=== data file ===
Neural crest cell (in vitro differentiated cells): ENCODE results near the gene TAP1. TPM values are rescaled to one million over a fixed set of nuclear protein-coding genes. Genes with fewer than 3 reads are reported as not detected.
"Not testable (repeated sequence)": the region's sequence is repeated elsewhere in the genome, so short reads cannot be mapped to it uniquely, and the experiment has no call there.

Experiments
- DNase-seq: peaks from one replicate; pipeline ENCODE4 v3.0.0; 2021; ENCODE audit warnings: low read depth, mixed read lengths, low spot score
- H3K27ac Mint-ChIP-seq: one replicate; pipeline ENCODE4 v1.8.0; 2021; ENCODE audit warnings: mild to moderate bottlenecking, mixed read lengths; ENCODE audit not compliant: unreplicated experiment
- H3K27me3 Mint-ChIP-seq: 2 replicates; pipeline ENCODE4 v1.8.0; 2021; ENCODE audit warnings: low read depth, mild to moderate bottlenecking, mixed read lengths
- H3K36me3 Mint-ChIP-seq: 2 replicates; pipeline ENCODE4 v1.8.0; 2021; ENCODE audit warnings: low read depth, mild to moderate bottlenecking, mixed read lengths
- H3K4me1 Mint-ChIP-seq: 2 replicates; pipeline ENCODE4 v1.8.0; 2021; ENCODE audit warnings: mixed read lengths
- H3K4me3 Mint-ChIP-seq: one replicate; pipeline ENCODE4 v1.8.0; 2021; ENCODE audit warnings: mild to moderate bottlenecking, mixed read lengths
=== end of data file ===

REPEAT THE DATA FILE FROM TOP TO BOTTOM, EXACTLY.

Neural crest cell (in vitro differentiated cells): ENCODE results near the gene TAP1. TPM values are rescaled to one million over a fixed set of nuclear protein-coding genes. Genes with fewer than 3 reads are reported as not detected.
"Not testable (repeated sequence)": the region's sequence is repeated elsewhere in the genome, so short reads cannot be mapped to it uniquely, and the experiment has no call there.

Experiments
- DNase-seq: peaks from one replicate; pipeline ENCODE4 v3.0.0; 2021; ENCODE audit warnings: low read depth, mixed read lengths, low spot score
- H3K27ac Mint-ChIP-seq: one replicate; pipeline ENCODE4 v1.8.0; 2021; ENCODE audit warnings: mild to moderate bottlenecking, mixed read lengths; ENCODE audit not compliant: unreplicated experiment
- H3K27me3 Mint-ChIP-seq: 2 replicates; pipeline ENCODE4 v1.8.0; 2021; ENCODE audit warnings: low read depth, mild to moderate bottlenecking, mixed read lengths
- H3K36me3 Mint-ChIP-seq: 2 replicates; pipeline ENCODE4 v1.8.0; 2021; ENCODE audit warnings: low read depth, mild to moderate bottlenecking, mixed read lengths
- H3K4me1 Mint-ChIP-seq: 2 replicates; pipeline ENCODE4 v1.8.0; 2021; ENCODE audit warnings: mixed read lengths
- H3K4me3 Mint-ChIP-seq: one replicate; pipeline ENCODE4 v1.8.0; 2021; ENCODE audit warnings: mild to moderate bottlenecking, mixed read lengths